It took a tragedy not far removed from Wayne Rogers to wake him up when it came to money and how to handle it. According to an interview he gave to the Financial Intelligence Report, Wayne had first met Peter Falk when the two shared a room in New York City. Falk, an accomplished film, stage and television actor, later suffered a financial trauma not uncommon to many other celebrities.
In the 1970s while both the longtime friends were living and working in Hollywood, Peter Falk became a victim of fraud. Falk lost around $250,000 to a crooked business manager and he wasn't alone. Bad investments had claimed the fortunes of many of Hollywood's Elite.
John Wayne almost went bankrupt due to bad investments. Bud Abbot of Abbot and Costello spent his last days dying of cancer and flat broke in Woodland Hills, California. Poor money management and a huge IRS bill claimed the fortunes of both members of the famous comedy team. Jackie Coogan earned over four million dollars as a child star in the 1920's, but lost all his money to his mother and stepfather who had invested badly and wasted the rest on a lavish lifestyle.
These lessons on how celebrities had handled their money were a wake up call to Wayne. He began looking into the world of investing and started his financial empire by purchasing apartment buildings in foreclosure. Rogers started investing with a simple goal in mind. He wanted to hold on to his money and make it grow. He later moved on from real estate to stocks and bonds.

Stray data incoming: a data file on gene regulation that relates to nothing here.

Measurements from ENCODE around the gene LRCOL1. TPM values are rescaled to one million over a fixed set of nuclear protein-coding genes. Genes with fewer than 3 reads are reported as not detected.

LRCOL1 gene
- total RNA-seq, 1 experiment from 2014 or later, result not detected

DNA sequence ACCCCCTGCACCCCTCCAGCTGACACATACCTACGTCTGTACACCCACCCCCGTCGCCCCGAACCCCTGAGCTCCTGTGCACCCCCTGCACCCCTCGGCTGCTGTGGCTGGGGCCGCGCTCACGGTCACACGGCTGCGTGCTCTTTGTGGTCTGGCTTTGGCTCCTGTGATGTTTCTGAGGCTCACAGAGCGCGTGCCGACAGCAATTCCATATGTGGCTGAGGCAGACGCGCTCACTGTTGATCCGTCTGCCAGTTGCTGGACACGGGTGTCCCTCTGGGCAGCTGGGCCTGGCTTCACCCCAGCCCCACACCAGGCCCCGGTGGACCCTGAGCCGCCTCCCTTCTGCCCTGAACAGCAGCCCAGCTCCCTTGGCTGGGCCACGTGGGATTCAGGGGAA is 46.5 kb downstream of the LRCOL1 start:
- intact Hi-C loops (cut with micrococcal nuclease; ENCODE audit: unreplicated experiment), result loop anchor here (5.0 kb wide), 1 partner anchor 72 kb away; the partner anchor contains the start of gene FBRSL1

Wayne Rogers has had a distinguished acting career having appeared in films like Cool Hand Luke and Ghosts of Mississippi, as well as having played the unstoppable Capt. John Francis Xavier 'Trapper John' McIntyre in M*A*S*H from 1972-1975. He still makes movies and appears on television, but he has also become a superstar in another genre. Rogers has become a force to be reckoned with among the elite of super investors.
Wayne Rogers can frequently be seen on Fox News giving investment advice that people are eager to follow. He prefers mutual funds because they limit risk, but also likes commodities. Like many investors, he watches the state of the economy and the performance of individual companies. When it comes to choosing stocks, Rogers prefers many and says that company earnings are the key to deciding which to buy because they drive stock prices.
Charismatic, well-spoken and funny, Wayne Rogers has succeeded in two of the world's most difficult professions: Acting and Investing. The lesson he teaches us is a simple one based on his original investing goal: Hold on to your money and make it grow!